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Edible & Medicinal Benefits of Pines

Updated: Nov 11, 2023

"The waving of a pine tree on the top of a mountain, a magic wand in Nature's hand, every devout mountaineer knows its power; but the marvelous beauty value of what the Scotch call a breckan in a still dell, what poet has sung this? It would seem impossible that anyone, however incrusted with care, could escape the Godful influence of these sacred fern forests. Yet this very day I saw a shepherd pass through one of the finest of them without betraying more feeling than his sheep." -John Muir

Species Found in California

California is home to over 28 species of pine, most of which are found at higher elevations and along the northern coast. The most common species we find are Pinyon pine (Pinus monophylla), White Bark pine (Pinus albicaulis), Lodgepole pine (Pinus contorta), Jeffrey pine (Pinus jeffreyi), Sugar pine (Pinus lambertiana), Ponderosa pine (Pinus ponderosa), and Gray pine (Pinus sabiniana).

Edible and Medicinal Uses

Pines have several edible and medicinal benefits and have been used by the Chumash for tools and building materials. Several parts of pine trees are used for edible and medicinal benefits including; needles, resin, nuts, and inner bark (cambium).

The needles of pines (high in vitamin C) contain a compound called alpha- or beta-pinene, which is a natural decongestant, anti-inflammatory, antibacterial, antimicrobial, and anxiolytic. They help to treat respiratory conditions, sore throats, rheumatism, and sore muscles. Needles can be used in making a salt soak, using Epsom salt and crushed fresh needles.

During the winter months, a warm and delicious tea can be made using the needles of pines.

Below is a great morning tea for those crisp mornings and pairs well with a good book and warm throw blanket.

Mandarin & Single-leaf Pinyon Pine

Citrus Pinyon Tea (Pinus monophylla)


  • 2 Tsp Fresh Pine Needles from the Pinyon Pine

  • 1 Cup of Water

  • 1.5 Tsp of Sweetener (Honey/ Maple Syrup)

  • Citrus (Lemon, Tangerine, or Mandarin)


  1. Boil water

  2. Add in needles and allow to steep for 10-15 minutes with a covered lid or plate

  3. Add in the juice of half a citrus (tangerine and mandarin for sweeter notes and lemon for a fresh note)

  4. (Optional) Add in a sweetener (honey or maple syrup)

This tea can also be flavored with cardamom and cinnamon, peppermint and catnip, or with California everlasting flowers.

The cambium of pine trees is called the inner bark (sap layer or cambial zone), it is recognizable by the soft whitish part of the bark. The inner bark can be used as an astringent to wash wounds or as a poultice. Cambium can also be cooked for survival food or can be made into a sweet snack. Below is a delicious Cambium and honey snack that even kids can enjoy on the trail.

Pinyon Cambium Honey Treats

Single-leaf Pinyon Pine Cambium in Raw Honey


  • Pinyon Pine Cambium Slices from a freshly fallen tree

  • Raw, Organic, Local Honey (Enough to fit into a mason jar)

  • Spices (optional): Cinnamon, nutmeg, etc.


  1. Remove the outer bark of the freshly fallen tree

  2. Carefully using a curved draw shave knife and in thin layers remove the cambium. The cambium will be the inner soft whitish bark.

  3. Place the shaved pieces of cambium in a clean mason jar, add any spices that you like, and then pour the raw honey over the cambium and spices.

  4. Place the lid on the mason jar and set it in a cool spot on the counter.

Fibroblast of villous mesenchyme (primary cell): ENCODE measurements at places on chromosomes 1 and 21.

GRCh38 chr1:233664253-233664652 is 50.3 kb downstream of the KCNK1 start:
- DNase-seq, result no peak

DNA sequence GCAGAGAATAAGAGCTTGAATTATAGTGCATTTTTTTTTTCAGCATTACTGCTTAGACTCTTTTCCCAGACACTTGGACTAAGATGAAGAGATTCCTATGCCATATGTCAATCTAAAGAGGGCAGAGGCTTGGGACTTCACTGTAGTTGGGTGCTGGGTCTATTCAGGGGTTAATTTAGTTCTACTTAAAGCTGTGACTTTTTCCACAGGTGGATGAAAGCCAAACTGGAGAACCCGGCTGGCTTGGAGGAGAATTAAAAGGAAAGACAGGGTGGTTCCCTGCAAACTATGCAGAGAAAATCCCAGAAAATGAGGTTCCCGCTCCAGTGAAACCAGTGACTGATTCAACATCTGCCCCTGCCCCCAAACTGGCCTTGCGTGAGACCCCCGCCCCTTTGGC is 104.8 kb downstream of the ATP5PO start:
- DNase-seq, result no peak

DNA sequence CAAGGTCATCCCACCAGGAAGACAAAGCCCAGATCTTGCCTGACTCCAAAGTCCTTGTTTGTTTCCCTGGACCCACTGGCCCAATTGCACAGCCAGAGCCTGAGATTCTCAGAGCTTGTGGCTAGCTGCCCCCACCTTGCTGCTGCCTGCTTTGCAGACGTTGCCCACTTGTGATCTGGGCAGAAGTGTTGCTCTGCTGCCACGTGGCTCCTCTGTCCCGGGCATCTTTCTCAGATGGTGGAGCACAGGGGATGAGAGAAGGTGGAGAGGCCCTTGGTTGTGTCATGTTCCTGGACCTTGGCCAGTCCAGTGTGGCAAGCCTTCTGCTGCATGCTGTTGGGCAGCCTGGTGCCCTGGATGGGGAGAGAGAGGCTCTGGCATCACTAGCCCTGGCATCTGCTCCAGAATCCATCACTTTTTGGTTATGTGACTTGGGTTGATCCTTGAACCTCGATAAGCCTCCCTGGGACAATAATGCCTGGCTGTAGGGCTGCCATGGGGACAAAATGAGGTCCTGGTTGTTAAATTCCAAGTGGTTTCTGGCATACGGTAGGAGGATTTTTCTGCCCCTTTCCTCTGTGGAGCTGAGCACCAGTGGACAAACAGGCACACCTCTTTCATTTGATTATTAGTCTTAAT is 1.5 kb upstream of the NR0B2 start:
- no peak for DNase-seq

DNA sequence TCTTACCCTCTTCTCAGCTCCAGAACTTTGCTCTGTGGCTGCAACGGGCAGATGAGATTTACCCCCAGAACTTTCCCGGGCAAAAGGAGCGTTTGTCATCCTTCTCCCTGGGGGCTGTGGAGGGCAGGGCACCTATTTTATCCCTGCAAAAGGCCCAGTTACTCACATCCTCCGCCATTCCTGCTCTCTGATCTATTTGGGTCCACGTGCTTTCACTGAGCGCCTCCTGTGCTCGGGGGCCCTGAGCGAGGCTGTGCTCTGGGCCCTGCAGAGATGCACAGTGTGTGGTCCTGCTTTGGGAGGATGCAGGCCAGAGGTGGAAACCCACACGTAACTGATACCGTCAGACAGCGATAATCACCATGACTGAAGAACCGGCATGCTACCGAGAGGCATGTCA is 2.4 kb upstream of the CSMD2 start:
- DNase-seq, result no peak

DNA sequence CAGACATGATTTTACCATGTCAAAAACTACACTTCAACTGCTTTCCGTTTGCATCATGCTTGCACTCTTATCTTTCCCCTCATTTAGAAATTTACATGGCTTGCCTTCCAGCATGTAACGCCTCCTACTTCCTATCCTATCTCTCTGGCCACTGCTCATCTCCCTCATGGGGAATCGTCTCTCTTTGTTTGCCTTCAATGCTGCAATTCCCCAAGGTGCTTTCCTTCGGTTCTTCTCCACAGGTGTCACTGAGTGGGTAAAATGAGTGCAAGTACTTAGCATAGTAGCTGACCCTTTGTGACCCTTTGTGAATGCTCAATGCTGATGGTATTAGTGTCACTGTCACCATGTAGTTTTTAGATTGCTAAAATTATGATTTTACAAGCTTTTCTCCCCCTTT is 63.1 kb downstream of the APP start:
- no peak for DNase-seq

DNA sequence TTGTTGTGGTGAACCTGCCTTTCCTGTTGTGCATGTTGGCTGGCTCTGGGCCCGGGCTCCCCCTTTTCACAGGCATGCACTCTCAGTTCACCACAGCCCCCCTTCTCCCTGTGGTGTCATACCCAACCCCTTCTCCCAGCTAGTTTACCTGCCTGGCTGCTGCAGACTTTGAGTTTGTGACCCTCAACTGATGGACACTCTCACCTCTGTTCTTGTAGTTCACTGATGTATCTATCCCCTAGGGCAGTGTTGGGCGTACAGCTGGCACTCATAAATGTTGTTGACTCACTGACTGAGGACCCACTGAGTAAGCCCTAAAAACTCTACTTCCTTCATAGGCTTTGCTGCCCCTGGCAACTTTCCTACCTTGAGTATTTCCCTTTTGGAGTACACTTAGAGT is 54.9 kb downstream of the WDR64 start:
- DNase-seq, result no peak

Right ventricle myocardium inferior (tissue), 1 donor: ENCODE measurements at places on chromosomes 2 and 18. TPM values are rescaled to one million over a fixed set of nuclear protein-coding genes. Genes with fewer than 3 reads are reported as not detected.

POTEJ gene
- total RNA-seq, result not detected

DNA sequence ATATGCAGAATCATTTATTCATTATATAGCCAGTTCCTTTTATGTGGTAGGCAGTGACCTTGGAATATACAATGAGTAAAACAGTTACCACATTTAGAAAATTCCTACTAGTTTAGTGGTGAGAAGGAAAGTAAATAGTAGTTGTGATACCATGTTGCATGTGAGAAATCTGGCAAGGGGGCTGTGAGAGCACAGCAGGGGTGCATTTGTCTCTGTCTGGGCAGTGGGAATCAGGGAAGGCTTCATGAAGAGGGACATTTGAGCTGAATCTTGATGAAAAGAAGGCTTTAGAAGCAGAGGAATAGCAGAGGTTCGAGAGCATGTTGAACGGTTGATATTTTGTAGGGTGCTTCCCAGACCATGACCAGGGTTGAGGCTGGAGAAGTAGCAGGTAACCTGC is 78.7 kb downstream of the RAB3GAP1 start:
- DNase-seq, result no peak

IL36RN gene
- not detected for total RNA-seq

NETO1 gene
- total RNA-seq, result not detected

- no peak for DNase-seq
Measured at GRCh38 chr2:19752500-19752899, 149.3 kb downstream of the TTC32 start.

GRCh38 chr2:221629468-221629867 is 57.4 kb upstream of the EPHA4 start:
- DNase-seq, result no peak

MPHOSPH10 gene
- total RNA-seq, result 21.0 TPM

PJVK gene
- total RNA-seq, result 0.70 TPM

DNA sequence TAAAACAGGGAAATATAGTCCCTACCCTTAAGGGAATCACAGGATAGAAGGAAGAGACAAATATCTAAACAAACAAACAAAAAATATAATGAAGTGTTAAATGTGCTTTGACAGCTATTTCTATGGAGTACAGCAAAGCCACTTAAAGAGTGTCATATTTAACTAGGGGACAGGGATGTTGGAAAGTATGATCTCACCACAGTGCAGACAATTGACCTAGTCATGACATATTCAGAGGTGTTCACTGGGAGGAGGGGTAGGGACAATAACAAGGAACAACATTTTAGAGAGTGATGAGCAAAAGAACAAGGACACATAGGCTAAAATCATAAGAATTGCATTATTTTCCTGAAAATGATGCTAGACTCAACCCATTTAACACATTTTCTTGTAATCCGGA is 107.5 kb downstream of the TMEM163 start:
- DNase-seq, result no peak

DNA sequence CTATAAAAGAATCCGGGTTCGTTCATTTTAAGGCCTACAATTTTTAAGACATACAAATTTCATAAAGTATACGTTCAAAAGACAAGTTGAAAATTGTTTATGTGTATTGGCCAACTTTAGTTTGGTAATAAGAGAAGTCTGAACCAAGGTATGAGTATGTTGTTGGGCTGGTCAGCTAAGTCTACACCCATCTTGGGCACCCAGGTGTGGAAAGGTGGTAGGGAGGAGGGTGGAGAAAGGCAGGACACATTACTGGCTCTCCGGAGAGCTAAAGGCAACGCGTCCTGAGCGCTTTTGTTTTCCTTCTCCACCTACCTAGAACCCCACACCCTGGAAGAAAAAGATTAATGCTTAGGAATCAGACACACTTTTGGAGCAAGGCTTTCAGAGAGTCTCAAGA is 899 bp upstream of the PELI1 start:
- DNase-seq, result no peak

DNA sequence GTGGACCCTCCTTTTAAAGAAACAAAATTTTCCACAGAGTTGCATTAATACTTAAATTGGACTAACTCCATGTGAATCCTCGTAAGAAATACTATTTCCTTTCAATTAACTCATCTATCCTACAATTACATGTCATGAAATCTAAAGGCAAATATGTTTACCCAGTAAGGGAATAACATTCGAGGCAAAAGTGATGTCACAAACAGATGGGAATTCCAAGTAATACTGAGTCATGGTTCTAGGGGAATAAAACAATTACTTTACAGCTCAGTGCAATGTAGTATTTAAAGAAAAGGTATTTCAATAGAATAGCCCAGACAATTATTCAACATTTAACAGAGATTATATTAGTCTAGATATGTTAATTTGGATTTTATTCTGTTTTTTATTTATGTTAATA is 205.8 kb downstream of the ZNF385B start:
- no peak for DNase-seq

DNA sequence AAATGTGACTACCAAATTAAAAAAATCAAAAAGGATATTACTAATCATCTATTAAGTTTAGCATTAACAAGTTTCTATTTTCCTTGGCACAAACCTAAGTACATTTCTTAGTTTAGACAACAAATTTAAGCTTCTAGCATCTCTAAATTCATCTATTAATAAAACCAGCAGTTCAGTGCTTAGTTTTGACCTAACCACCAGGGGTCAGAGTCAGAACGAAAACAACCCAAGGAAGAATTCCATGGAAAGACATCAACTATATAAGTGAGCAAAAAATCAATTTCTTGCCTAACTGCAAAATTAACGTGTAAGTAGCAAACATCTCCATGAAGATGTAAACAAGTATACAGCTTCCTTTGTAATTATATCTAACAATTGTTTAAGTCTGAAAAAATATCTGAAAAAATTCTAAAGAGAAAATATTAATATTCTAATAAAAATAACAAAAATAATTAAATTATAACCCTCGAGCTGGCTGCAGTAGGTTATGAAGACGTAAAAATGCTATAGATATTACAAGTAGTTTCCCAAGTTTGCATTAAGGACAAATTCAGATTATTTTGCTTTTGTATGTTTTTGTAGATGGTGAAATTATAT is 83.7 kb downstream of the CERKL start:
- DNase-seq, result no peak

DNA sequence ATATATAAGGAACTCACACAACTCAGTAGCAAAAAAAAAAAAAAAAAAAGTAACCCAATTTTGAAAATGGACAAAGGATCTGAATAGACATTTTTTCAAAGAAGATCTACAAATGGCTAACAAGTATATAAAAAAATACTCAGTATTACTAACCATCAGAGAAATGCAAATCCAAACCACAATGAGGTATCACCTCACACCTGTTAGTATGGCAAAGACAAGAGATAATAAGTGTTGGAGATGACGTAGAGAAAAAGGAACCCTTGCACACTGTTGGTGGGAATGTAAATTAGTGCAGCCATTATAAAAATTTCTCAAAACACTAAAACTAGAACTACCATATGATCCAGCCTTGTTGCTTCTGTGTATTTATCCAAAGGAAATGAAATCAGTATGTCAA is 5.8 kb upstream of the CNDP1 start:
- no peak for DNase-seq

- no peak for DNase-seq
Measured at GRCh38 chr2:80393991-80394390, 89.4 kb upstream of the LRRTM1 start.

5. Allow the jar to sit on the counter for a couple of weeks so that it absorbs the flavor of the cambium and the spices.

  6. After a couple of weeks, you can eat the cambium or use it in your favorite breakfast dish.

Pine resin can be used for several uses; soaps, balms, body butter, salves, adhesives for making ink, temporary bandages, pitch glue, and fire starters. The best time of the year to collect pine resin is during the winter. The resin is hard and less sticky during the cooler temperatures allowing it to be easily collected in a mason jar for later use. Pine resin can also be frozen and then crushed down into a powder for use. Below is a simple recipe for making your own Pinyon pine salve along with a few variations for decongestant balm and sore muscle balm.

Pinyon Pine Salve

Single-leaf pinyon pine resin


  • 2-3 ounces of pinyon pine resin

  • 8 fluid ounces of jojoba oil or apricot kernel oil

  • 1-1.5 ounces of beeswax granules

  • 1 ounce of shea butter


  1. Combine the pinyon pine resin with the oil in a heat-proof glass bowl (dedicated to pine resin use) using the double boiler method.

  2. Heat water to a low simmer making sure it does not boil. This process can be time-consuming as the resin will dissolve and combine with the oil (jojoba/apricot kernel)

  3. Remove any pine needles, bark, and dirt. (Harvesting clean pine resin can help save time).

  4. While warm, add the beeswax and shea butter, and stir until melted.

  5. Test the consistency of the salve by removing a small amount with a spoon and placing it in the freezer. If the mixture is too hard, add more oil, if it is too runny add more beeswax.

  6. Pour salve into desired containers and allow to cool.

**Variations of Salves**

When making these variations add the essential oils to the mix before adding beeswax and shea butter, while it's still warm.

  • Decongestant Balm:

    • Add 16 drops of Eucalyptus Essential Oil, 5 drops of Peppermint Essential Oil, and 2 drops of Camphor Essential Oil

  • Sore Muscle Balm:

    • Add 24 drops of Cypress (can substitute with Juniper or Himalayan Cedarwood) Essential Oil, and 1 drop of Clover Oil

Enjoy the video below of my pinyon pine resin harvesting. If you have any questions on how to harvest or to make any of the recipes above please feel free to contact me.


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